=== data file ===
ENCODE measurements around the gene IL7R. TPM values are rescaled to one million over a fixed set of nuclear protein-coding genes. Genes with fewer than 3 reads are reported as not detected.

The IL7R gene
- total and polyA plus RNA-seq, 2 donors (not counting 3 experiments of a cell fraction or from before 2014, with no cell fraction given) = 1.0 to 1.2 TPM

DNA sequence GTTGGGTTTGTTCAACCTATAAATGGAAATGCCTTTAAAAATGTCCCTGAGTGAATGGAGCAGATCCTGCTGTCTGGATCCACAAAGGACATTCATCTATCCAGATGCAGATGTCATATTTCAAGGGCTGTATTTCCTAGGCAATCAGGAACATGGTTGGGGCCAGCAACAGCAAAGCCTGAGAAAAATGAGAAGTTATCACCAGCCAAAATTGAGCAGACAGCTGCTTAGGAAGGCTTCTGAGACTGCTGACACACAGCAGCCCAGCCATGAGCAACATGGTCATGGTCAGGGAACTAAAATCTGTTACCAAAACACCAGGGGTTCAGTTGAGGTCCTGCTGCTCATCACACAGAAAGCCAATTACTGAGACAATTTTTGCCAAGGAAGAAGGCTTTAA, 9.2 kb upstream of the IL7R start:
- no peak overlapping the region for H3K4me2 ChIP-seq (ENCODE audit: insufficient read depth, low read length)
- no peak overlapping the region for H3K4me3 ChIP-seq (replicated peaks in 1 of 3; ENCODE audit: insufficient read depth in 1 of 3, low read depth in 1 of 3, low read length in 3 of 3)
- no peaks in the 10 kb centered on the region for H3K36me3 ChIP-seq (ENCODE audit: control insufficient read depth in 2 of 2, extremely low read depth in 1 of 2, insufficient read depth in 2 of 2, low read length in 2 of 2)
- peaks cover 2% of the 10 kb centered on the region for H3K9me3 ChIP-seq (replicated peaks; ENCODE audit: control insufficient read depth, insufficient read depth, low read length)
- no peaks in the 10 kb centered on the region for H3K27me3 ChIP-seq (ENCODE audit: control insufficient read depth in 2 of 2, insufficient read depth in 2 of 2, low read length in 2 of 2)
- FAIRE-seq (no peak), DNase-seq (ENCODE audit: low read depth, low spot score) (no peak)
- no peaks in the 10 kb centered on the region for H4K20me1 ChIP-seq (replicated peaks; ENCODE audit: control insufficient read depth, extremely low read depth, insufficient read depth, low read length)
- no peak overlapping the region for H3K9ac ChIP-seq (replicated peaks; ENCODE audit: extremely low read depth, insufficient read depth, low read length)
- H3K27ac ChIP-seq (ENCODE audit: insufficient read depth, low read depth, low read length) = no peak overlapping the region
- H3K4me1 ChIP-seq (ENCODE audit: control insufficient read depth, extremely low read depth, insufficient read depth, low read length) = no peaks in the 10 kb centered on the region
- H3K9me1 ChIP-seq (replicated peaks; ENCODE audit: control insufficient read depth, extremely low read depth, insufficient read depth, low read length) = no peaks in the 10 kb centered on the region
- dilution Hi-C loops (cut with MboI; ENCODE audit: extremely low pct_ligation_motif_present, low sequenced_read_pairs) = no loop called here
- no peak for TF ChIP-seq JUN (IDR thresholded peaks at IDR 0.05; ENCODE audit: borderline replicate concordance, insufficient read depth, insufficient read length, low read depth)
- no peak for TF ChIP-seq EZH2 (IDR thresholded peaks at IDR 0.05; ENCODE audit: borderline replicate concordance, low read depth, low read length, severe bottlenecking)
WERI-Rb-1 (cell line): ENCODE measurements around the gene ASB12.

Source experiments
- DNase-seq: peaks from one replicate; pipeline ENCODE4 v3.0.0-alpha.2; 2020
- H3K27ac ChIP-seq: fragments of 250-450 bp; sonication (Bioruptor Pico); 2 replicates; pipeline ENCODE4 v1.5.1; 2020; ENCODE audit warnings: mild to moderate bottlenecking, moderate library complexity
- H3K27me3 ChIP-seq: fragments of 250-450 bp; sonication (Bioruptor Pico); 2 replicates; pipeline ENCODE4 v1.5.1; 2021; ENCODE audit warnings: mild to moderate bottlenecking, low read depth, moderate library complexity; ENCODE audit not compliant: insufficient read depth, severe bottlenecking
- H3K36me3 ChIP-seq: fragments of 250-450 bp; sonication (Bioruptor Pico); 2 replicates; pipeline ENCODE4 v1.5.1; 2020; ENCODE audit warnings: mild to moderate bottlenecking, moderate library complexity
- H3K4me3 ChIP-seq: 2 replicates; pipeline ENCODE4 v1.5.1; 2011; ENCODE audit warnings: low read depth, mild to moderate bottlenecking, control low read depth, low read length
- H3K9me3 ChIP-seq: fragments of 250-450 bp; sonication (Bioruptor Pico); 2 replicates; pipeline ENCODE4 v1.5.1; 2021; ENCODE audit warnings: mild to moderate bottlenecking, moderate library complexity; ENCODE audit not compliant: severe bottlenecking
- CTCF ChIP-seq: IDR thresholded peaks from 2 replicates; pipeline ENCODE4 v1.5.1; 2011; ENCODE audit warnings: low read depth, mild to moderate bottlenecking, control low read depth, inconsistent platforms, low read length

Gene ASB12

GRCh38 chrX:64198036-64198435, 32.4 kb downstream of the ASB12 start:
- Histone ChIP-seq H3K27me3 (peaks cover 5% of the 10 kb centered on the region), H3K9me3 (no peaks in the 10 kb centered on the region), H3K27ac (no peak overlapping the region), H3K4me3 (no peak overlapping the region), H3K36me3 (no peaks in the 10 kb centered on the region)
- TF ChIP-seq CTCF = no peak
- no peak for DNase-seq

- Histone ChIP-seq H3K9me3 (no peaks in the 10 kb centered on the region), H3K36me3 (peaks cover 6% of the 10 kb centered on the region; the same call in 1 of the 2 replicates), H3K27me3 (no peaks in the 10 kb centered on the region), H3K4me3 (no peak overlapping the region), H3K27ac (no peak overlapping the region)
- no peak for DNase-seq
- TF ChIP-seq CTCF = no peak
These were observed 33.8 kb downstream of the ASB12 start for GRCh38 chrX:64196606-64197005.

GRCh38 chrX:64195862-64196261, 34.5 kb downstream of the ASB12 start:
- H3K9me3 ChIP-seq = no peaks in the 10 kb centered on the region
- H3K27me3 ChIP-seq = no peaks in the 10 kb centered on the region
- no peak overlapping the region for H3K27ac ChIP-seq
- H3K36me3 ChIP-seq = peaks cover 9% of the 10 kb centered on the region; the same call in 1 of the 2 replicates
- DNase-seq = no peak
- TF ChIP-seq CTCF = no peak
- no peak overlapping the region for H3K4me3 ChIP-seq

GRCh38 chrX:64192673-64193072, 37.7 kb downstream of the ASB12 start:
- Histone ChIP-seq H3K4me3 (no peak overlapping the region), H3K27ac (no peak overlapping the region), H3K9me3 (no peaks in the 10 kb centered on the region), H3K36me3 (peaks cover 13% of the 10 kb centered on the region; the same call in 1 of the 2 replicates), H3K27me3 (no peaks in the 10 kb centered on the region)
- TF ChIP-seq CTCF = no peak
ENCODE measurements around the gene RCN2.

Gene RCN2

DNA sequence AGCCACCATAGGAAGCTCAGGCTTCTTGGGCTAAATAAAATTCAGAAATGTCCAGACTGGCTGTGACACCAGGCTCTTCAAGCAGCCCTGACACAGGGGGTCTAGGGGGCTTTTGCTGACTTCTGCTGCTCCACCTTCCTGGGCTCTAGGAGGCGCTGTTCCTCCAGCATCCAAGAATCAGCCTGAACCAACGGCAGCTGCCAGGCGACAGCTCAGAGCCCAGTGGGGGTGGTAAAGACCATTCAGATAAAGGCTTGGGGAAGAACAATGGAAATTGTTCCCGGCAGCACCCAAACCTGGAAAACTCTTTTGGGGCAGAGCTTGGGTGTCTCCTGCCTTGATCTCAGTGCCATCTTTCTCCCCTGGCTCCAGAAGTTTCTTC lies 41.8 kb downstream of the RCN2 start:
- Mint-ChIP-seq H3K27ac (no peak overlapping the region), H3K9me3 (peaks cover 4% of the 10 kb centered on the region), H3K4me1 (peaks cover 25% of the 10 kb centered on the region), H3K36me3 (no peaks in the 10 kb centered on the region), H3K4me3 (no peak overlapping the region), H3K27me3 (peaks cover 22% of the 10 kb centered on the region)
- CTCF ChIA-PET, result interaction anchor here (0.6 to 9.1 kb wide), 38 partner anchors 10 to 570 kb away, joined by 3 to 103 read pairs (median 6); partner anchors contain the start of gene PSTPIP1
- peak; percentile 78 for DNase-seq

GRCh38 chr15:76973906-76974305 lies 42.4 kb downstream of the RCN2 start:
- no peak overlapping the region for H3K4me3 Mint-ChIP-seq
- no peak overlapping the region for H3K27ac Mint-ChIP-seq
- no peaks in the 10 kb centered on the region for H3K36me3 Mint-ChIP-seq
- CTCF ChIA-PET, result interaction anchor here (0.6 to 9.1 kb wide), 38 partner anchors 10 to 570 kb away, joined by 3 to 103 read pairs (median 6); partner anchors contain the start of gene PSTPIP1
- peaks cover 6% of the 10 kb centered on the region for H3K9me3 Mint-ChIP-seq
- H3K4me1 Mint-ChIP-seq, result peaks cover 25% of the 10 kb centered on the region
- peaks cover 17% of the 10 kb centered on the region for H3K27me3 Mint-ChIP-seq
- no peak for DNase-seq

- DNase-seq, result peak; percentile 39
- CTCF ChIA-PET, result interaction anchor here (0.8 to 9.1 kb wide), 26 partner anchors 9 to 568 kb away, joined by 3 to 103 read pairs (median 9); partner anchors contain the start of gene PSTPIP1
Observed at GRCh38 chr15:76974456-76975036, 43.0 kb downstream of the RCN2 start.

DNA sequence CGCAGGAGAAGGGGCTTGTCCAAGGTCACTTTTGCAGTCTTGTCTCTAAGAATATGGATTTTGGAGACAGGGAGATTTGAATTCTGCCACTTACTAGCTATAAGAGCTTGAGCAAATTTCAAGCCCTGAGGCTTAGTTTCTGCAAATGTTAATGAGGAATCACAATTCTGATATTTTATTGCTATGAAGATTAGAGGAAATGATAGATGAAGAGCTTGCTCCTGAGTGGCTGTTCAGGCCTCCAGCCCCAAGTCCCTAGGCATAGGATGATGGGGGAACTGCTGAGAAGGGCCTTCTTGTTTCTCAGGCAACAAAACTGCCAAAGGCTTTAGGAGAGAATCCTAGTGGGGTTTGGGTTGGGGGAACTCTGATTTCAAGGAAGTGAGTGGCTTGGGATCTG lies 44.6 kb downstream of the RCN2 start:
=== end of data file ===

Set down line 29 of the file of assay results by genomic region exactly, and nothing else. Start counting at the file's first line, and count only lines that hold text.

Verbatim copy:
GRCh38 chrX:64198036-64198435, 32.4 kb downstream of the ASB12 start: